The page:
Throughout 2020, a wave of AI hardware startups will launch their companies and products. Cerebras started this wave with its wafer-scale engine last September. This week, Intel announced its AI chips from Nervana, Groq (founded by the inventors of Google TPU) announced its quadrillion ops per second TSP, and Graphcore announced that its chip is available on Microsoft Azure and Dell servers. Last week, a startup named “Blaize,” previously named “Thinci,” emerged from stealth, having already reached key milestones in four areas: innovative hardware, a comprehensive software stack, a staff of over 325 employees, and most importantly, 15 pilot projects underway in the USA, Europe and Asia.
Architectural innovation forms the core of every AI HW startup. Simply adding more multiply/accumulate registers or on-die memory will be inadequate for most high-performance applications. Blaize’s team built a general-purpose graph processor which can natively process graph-based applications, including, but not limited to the Deep Neural Networks which lie at the heart of most modern AI work. While the company claims this architecture can deliver massive gains in efficiency, we will need to await production-ready silicon next year to evaluate how well it performs against other engines that are coming to market.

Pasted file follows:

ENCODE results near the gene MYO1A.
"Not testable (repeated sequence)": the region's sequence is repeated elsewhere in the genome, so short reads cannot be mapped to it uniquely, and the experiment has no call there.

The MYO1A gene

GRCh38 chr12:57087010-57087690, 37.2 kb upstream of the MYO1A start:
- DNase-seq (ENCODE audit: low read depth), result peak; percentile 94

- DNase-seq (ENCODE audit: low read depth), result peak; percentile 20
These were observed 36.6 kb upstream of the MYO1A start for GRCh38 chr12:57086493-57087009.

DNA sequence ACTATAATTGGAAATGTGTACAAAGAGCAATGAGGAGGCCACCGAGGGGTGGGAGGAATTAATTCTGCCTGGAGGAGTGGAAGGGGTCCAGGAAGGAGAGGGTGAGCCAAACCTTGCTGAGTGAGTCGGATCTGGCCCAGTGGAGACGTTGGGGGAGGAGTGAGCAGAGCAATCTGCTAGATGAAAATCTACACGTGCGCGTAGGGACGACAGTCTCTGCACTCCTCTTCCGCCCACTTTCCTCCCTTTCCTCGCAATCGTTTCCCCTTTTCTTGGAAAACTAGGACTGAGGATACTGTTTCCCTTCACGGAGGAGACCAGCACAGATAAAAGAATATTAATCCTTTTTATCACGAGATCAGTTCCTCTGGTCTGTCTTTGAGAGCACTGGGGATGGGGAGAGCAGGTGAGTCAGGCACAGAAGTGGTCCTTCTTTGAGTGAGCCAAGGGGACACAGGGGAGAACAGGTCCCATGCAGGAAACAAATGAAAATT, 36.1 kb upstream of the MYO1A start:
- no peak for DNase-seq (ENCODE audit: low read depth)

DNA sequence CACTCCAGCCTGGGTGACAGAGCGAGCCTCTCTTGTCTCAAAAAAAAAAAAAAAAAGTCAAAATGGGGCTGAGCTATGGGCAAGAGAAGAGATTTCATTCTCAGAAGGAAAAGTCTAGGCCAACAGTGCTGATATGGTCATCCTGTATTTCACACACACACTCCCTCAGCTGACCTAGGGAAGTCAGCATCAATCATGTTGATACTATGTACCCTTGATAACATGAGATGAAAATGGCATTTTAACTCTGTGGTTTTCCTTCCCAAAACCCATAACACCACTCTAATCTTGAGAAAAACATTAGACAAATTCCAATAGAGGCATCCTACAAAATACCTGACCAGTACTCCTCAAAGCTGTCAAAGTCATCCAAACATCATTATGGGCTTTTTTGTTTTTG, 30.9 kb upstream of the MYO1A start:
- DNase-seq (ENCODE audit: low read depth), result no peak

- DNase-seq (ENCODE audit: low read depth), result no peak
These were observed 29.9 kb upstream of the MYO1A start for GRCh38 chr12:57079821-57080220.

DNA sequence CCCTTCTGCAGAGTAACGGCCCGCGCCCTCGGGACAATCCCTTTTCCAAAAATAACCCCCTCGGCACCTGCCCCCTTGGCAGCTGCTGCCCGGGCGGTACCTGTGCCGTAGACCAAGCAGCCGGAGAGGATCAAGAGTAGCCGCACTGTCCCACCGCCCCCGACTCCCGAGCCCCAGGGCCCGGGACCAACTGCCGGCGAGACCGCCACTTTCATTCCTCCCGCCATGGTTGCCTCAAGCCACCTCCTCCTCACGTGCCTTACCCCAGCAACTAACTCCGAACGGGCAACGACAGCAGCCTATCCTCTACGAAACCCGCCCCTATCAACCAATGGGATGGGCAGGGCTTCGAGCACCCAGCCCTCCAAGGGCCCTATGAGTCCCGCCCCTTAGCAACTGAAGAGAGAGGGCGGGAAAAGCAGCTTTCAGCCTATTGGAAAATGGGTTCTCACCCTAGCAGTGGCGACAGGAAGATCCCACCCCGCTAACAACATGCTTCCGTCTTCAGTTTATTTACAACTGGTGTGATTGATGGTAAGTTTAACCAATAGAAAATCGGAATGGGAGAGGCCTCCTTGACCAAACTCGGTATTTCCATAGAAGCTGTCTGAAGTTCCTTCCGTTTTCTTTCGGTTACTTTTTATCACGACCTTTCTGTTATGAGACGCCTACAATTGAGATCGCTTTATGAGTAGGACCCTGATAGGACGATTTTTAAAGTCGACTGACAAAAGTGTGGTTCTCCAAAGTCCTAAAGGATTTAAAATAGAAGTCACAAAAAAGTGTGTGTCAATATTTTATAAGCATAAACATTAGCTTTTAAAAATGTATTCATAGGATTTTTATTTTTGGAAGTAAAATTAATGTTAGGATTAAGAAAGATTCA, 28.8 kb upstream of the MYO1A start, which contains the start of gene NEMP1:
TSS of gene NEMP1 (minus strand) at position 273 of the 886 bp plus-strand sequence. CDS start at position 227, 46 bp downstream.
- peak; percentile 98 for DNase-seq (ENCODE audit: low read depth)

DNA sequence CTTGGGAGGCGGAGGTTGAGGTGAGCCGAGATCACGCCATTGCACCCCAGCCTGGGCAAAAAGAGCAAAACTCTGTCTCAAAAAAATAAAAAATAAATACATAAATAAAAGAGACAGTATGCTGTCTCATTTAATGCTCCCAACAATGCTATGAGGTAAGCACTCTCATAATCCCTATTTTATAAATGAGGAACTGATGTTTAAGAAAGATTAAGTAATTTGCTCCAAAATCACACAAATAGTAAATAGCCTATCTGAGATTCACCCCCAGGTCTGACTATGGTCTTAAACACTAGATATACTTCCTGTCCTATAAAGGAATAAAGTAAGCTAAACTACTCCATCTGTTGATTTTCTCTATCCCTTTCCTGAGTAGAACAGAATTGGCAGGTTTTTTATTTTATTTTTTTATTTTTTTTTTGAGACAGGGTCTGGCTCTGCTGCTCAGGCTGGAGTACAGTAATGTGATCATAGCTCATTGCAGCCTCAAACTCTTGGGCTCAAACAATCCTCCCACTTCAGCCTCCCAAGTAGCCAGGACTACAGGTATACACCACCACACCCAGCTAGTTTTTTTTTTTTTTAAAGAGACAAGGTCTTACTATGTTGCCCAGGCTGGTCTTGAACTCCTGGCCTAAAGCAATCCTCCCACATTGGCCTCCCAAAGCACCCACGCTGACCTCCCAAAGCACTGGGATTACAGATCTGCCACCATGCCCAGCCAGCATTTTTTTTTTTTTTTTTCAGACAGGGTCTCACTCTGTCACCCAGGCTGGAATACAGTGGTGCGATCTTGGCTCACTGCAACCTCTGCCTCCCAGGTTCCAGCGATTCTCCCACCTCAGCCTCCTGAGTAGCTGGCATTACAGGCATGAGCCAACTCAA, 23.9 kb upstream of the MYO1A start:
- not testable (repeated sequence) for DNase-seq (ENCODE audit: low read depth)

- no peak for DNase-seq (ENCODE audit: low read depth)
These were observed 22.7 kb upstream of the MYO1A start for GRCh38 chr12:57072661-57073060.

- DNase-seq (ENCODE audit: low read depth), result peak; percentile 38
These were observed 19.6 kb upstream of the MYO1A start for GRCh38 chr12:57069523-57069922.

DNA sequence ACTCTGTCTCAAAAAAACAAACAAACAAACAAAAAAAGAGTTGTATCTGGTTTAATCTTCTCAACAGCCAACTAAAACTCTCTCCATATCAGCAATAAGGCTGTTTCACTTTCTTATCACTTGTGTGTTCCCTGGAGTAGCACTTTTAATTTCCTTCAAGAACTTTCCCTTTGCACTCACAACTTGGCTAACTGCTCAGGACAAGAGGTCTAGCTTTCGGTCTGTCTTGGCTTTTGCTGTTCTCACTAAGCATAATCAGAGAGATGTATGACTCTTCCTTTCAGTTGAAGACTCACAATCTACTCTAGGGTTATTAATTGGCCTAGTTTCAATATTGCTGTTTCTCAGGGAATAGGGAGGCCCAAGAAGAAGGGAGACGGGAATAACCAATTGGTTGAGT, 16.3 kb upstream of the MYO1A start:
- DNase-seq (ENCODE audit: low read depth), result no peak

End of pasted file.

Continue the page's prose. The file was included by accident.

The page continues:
To support for AI technology and development, Michael Dukakis Institute for Leadership and Innovation (MDI) has established AI World Society (AIWS) to invite participation and collaboration with think tanks, universities, non-profits, firms, as well as start-up companies that share its commitment to the constructive and development of AI.
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